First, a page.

Monday, July 11, 2016

Must-Know Emergency Fire Safety For Your Pets

THE BREGMAN VETERINARY GROUP
www.BregmanVetGroup.com
July 15th is Pet Fire Safety Day, the best way to celebrate is to be prepared! Here are some tips to avoid an issue and what to do in the case of an emergency.

1. Pet-proof your house.
Keep things out of reach of your pet such as flammable items and electrical wires.

2. Make sure your smoke alarms are working properly.
Replace the batteries regularly and educate your family on fire safety. Each bedroom in your house should have a smoke alarm in it at all times.

3. Check that your pet is microchipped and is wearing a collar with updated information.
This way your pet has a way of being returned to you in case you get separated from them during a fire. Make sure if you move or change your contact information you update your pet’s collars.

4. Never leave your pet alone around an open flame.
If you have a high energy pet it might be best to avoid lighting candles. Absolutely never leave an open flame unattended.

5. Get a rescue alert sticker.
This is to alert a rescue worker that there may be a pet in the home. Be sure to place it on a front-facing window where it can visibly be seen. They can be obtained online at petrescuestickers.com or on Amazon. Some pet stores and non-profit humane organizations offer these stickers for free. If there is ever an emergency, be sure to alert firefighters that a pet is inside.

If you cannot find your pet during an emergency situation and need to evacuate, leave a door open that leads to the outside. Once outside you can then call your pets name, this tends to work better with dogs than with cats.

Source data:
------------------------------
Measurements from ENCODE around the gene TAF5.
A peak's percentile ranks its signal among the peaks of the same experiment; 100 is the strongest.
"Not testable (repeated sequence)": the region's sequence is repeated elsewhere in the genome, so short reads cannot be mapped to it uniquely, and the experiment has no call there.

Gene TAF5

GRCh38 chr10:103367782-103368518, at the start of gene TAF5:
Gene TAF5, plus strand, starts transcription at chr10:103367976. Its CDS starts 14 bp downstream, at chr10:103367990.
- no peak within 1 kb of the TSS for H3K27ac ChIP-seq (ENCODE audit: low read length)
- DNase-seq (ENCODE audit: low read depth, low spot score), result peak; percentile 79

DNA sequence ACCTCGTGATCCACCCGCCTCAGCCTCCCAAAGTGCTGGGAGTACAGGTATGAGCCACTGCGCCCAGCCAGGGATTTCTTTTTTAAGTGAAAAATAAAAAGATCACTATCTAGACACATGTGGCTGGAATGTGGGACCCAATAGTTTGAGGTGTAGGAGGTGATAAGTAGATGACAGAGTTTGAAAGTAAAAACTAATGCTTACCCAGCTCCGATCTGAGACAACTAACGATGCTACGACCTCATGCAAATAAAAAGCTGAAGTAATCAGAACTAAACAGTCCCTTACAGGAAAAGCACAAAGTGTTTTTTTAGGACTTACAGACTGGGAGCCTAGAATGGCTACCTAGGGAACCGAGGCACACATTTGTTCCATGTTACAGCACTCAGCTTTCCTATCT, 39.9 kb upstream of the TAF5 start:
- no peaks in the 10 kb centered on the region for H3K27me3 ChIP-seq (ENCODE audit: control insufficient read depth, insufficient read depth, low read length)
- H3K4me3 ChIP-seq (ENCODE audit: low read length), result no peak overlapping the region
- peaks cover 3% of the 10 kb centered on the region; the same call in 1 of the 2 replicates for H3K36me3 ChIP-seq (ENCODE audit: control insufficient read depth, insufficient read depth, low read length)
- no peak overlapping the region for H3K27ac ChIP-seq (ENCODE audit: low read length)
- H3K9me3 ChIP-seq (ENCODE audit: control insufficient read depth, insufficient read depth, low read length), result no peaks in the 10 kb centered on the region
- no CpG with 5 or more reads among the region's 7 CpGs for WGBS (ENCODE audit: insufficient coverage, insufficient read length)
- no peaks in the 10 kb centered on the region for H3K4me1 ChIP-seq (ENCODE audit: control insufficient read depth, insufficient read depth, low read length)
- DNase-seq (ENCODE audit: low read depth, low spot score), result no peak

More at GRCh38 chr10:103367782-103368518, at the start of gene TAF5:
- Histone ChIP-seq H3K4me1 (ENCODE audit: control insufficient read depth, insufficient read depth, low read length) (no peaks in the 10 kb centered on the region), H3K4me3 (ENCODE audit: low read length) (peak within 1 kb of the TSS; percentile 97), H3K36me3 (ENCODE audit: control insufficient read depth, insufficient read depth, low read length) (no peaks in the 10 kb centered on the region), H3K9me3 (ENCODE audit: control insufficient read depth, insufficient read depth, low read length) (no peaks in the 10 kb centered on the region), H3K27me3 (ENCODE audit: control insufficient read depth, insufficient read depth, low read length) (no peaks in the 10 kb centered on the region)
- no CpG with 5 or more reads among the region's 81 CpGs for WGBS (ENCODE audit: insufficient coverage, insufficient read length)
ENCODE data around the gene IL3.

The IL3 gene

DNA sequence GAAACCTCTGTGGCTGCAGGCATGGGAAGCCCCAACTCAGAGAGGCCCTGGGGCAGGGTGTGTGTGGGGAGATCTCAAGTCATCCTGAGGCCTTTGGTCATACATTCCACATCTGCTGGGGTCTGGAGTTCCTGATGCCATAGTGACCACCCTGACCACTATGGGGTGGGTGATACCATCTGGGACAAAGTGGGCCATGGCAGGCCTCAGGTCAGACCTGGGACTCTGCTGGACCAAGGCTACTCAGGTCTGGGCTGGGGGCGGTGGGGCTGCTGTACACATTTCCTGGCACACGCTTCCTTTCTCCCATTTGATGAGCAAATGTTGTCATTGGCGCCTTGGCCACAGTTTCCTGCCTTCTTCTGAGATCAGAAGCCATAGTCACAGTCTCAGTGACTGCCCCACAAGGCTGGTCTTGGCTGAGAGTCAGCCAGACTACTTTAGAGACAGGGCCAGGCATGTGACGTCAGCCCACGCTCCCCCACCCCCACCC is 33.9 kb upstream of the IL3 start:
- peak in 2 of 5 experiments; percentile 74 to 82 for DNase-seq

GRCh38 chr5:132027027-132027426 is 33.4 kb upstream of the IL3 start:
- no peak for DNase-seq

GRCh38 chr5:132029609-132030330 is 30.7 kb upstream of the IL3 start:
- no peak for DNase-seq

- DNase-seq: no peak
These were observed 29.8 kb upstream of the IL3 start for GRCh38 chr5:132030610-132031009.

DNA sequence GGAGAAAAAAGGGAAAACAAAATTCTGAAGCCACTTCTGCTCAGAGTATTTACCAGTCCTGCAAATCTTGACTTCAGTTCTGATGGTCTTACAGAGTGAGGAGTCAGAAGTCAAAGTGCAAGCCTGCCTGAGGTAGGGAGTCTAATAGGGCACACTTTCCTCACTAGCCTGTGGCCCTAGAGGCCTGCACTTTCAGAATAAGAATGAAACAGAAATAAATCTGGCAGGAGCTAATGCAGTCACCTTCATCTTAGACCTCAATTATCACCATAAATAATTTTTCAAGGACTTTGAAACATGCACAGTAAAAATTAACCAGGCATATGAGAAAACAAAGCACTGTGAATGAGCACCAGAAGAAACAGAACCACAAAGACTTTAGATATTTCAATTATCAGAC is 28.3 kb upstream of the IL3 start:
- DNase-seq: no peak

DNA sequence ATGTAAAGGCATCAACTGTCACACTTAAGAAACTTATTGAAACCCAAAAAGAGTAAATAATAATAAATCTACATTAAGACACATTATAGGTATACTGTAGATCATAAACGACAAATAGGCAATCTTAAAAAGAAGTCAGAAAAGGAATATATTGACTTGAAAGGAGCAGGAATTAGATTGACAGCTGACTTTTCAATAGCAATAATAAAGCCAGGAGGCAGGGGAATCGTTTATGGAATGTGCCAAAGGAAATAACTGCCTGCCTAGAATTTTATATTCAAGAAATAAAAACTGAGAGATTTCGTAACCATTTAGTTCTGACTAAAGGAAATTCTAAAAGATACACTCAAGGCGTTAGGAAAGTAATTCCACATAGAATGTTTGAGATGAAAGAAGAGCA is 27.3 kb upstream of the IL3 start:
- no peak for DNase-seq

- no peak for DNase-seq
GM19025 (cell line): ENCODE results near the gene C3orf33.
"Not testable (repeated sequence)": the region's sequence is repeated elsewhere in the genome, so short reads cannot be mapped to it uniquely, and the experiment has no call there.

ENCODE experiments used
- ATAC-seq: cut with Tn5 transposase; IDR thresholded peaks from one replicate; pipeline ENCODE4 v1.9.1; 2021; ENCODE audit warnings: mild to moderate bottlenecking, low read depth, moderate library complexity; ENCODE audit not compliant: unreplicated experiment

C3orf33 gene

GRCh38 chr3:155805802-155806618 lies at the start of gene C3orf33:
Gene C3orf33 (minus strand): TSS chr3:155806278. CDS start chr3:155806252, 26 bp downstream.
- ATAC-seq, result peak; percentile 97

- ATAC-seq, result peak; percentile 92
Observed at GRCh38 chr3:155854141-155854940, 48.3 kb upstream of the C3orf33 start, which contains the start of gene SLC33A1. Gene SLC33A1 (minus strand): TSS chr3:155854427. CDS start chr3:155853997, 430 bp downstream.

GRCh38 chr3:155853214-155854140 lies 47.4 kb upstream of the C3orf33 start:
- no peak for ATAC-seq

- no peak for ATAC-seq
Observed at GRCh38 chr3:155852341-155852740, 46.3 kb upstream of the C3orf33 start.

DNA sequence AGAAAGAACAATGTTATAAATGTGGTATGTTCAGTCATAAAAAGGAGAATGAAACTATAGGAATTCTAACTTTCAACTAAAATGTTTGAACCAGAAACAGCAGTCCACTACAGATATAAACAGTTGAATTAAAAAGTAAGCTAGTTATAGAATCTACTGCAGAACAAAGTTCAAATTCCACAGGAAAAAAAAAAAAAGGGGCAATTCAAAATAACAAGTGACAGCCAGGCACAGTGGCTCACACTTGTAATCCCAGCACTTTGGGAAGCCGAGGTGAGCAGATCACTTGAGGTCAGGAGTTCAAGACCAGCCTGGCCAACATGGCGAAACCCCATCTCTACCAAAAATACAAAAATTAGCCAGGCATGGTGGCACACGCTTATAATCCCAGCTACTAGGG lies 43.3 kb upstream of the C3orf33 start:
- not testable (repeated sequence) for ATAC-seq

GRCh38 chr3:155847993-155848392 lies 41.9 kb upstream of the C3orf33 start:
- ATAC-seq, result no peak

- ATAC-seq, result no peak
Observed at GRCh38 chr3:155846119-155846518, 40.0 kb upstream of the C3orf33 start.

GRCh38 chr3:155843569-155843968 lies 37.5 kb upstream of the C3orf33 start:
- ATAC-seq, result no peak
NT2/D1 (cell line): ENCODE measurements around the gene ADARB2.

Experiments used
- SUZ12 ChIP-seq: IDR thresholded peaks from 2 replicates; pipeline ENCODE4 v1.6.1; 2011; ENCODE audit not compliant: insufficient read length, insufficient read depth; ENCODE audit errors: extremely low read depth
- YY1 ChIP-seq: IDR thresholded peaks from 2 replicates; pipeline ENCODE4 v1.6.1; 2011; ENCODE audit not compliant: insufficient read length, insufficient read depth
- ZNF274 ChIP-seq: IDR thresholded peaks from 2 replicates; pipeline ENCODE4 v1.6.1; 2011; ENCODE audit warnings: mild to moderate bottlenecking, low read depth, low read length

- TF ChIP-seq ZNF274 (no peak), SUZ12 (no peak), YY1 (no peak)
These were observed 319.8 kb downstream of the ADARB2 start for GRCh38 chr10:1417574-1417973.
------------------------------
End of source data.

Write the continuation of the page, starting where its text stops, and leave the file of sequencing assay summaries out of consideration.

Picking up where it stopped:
In case of an emergency call 911 or your local emergency services.
Nassau County Emergency Management (516)573-0636
Nassau County Fire Commission (516)573-9900
Orlando Office of Emergency Management (321)235-5438
Orlando Fire Safety Management/Fire Inspectors (407)246-2386
New York Emergency Management (212)639-9675

The Cat Hospital
877-228-4131

5th Avenue Cat Clinic
718-398-1187

Paws and Claws Veterinary Hospital
718-782-8387


Friday, July 1, 2016

How to Ensure Your Pets are Safe During the 4th of July

THE BREGMAN VETERINARY GROUP
www.BregmanVetGroup.com

Most animals become frightened and stressed out by fireworks because of the loud sounds. In fact, July 5th is one of the busiest days for animal shelters because many animals tend to run away. Statistics show a 30 to 60% increase in lost animals every year between the 4th of July and the 6th.

So how can you keep your pet stress-free during the holiday? You should first designate a safe space for your pets during the festivities. A quiet place inside is preferable to block out some of the sound. You can also play soft, calm music or put on the television to block out some of the noise. If you notice that your pet seems to be nervous or is pacing around you can try to distract them with a treat or two.

Most importantly make sure your pet is wearing an ID tag on their collar with updated information, just in case of an emergency. If your pet is outside during the fireworks and becomes startled, it may try to run away. It might also be a good idea (not just for the holiday) to have your animals microchipped.

Fireworks aren’t the only threat to your pet on the Fourth of July, be sure to place alcoholic drinks out of reach from your pets, especially if left unattended. Keep glow sticks away too because the substance inside can cause gastrointestinal issues if ingested.


Hopefully with these tips both you and your pet can have an enjoyable Independence Day holiday.
The Cat Hospital
877-228-4131

5th Avenue Cat Clinic
718-398-1187

Paws and Claws Veterinary Hospital
718-782-8387

Thursday, June 23, 2016

How to Take Your Dog to Work

THE BREGMAN VETERINARY GROUP
www.BregmanVetGroup.com